Union sisters descend upon Missouri Capitol to lobby for working women


A DAY OF ACTION: About 75 union sisters, along with a few union brothers, gathered at the Missouri Capitol March 8 to lobby for working women and Labor as part of International Women’s Day. – Missouri Progress photo



A group of about 75 union women took to the Missouri Capitol March 8 to rally and lobby for working women and Labor as part of International Women’s Day.

A coalition of Missouri female Labor leaders, including members from the St. Louis and Kansas City chapters of the Coalition of Labor Union Women (CLUW); the Kansas City Building Trades Council, SEIU Local 1, AFSCME Council 72 and Progress Missouri, came up with the idea for the event.

Missouri AFL-CIO Political Director Merri Berry thanked the women leaders who were inspired to organize the effort and the many women and men who showed up that day to fight for working women’s rights.

“I’m proud to be among the sisterhood standing up against discrimination and fighting for equality for all working people,” Berry said. “It’s a pleasure working with you all.”

The day began with a welcome rally and briefing by Senator Gina Walsh, Democratic Minority Floor leader and president of the Missouri State Building Trades Council, and Representative Gail McCann Beatty, Democratic Minority Floor Leader, on current legislative bills that could impact negatively women and middle-class workers.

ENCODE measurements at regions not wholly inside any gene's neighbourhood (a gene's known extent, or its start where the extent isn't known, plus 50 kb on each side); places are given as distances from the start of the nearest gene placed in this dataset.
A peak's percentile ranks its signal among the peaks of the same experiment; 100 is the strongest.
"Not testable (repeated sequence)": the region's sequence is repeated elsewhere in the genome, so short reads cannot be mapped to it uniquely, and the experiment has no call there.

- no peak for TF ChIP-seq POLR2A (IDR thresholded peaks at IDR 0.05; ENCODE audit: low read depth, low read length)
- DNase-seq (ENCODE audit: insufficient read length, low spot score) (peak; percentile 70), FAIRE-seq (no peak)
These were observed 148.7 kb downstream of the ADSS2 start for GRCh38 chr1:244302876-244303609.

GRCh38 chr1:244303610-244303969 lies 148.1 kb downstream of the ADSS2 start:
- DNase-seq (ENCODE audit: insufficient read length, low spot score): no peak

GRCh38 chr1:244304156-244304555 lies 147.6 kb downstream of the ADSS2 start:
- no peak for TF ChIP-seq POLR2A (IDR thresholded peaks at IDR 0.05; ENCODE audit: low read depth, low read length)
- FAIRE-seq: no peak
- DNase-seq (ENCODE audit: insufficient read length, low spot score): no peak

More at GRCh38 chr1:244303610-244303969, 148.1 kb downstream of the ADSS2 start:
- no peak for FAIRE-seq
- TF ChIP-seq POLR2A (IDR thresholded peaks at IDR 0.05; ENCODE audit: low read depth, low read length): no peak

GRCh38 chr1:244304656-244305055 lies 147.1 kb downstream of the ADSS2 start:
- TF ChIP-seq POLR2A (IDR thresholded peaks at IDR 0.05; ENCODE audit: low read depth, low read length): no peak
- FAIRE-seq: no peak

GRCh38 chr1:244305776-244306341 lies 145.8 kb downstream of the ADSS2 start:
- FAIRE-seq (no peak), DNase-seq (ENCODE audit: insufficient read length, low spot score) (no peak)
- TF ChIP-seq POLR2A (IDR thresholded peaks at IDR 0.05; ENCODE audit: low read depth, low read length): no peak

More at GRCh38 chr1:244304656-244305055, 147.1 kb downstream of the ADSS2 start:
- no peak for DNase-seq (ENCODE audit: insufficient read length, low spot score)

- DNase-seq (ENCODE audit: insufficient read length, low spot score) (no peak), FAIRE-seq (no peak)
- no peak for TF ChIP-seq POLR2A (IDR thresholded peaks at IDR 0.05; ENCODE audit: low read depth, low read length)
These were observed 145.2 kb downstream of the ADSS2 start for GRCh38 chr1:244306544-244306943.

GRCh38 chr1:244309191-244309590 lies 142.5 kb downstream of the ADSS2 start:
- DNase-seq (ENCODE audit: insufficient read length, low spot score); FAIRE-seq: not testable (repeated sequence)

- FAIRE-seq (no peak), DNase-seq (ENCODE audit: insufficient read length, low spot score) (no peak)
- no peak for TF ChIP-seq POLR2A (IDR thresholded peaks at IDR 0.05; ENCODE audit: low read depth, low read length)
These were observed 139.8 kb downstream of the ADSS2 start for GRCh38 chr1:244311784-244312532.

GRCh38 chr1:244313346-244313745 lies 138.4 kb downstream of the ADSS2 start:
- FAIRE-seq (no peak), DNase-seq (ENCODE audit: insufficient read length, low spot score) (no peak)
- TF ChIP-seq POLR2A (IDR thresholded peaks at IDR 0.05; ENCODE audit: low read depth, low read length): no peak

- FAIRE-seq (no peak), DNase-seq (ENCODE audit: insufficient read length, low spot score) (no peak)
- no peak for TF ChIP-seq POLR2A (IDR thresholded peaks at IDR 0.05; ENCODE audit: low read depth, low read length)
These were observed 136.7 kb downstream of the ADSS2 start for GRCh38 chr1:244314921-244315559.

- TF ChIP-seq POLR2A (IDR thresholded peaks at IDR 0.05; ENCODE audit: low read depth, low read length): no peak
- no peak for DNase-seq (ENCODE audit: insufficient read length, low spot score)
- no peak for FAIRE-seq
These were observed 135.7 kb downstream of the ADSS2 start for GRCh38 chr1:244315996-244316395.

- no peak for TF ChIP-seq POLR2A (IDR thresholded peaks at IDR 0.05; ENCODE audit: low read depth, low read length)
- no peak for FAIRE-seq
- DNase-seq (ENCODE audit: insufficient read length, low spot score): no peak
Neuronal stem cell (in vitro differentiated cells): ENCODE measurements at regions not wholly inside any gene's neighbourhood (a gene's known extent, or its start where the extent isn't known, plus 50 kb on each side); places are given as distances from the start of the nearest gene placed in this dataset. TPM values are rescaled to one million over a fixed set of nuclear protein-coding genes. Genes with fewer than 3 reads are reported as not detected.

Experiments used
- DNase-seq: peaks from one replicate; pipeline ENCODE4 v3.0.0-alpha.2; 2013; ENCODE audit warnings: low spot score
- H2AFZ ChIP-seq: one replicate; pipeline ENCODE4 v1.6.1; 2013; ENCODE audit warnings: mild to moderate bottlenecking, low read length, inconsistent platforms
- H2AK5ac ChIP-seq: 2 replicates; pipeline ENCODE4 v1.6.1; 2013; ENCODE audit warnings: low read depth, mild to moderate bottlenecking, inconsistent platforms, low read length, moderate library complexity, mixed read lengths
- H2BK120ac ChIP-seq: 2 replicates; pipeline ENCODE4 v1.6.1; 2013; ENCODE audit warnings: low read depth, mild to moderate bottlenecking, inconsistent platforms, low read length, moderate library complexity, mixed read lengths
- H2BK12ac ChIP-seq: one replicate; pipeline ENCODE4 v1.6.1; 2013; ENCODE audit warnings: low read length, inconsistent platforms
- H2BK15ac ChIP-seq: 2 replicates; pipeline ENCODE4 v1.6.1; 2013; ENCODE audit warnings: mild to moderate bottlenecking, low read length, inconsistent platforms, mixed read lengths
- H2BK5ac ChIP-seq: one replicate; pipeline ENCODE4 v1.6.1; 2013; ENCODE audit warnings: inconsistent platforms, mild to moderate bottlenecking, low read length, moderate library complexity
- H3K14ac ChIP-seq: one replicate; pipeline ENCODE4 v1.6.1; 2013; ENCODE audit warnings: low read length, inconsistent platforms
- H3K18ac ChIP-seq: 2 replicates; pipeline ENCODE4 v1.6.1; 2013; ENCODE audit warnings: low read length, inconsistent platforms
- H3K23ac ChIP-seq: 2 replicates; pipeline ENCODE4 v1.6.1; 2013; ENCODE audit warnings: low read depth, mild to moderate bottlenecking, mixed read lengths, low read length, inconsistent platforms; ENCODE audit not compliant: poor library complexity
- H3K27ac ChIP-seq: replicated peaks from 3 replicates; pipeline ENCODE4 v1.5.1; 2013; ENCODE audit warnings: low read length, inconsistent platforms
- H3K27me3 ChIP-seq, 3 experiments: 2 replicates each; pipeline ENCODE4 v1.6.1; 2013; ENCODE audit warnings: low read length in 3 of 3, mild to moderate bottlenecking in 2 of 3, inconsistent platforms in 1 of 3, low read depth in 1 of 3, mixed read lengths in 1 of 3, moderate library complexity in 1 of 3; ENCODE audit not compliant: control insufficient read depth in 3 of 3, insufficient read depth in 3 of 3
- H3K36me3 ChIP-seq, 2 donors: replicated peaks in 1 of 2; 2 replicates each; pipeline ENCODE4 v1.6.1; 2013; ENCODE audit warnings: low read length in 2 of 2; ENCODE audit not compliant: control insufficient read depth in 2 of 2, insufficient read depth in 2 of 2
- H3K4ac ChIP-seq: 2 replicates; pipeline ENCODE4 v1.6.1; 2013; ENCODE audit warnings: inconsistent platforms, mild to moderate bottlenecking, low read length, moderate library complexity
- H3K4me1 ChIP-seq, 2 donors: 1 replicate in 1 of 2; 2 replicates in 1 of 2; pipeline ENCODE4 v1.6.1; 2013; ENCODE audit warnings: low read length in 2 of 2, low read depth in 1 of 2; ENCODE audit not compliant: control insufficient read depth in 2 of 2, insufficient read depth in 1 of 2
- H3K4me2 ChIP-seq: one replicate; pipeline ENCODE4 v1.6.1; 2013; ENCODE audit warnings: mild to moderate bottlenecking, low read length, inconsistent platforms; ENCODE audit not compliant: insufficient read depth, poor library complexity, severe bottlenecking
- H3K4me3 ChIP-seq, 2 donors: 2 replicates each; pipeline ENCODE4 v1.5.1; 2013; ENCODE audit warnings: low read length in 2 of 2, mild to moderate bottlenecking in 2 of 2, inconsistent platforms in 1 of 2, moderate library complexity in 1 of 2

After the rally, participants were divided into groups and made the rounds visiting with legislators to lobby on important issues, such as equal pay for women, minimum wage, prevailing wage, paycheck deception and “right-to-work.”

Beth Barton, president of Missouri Women in Trades, said she took the day off work to observe International Women’s Day. She said she wanted to participate in some kind of activity, but wasn’t sure what was planned locally.

Barton, a member of Carpenters Local 1596, called Cindy Frank, chairwoman of Sisters in the Brotherhood of the St. Louis-Kansas City Regional Carpenters Council. Frank invited her to Jefferson City for the day.

“It was so awesome,” Barton said. “I’ve never done anything like that before. I talked to both of my legislators.”


Nationally, organizers of the Women’s March on Washington pegged March 8 as “A Day Without a Woman” and encouraged women to:

  • Wear red as a visible show of solidarity;
  • Not to engage in paid or unpaid labor;
  • Avoid spending money with exceptions for small businesses, and businesses owned by women and people of color that support gender, racial and economic equity;
  • Lean on male allies for caregiving and ask them to support equal pay and adequate paid family leave for women.


Locally, about 300 women and supporters of women’s rights took to the streets of St. Louis to show women’s economic strength and impact on American society as part of “A Day Without a Women.” The group marched from Union Station to the Old Courthouse.

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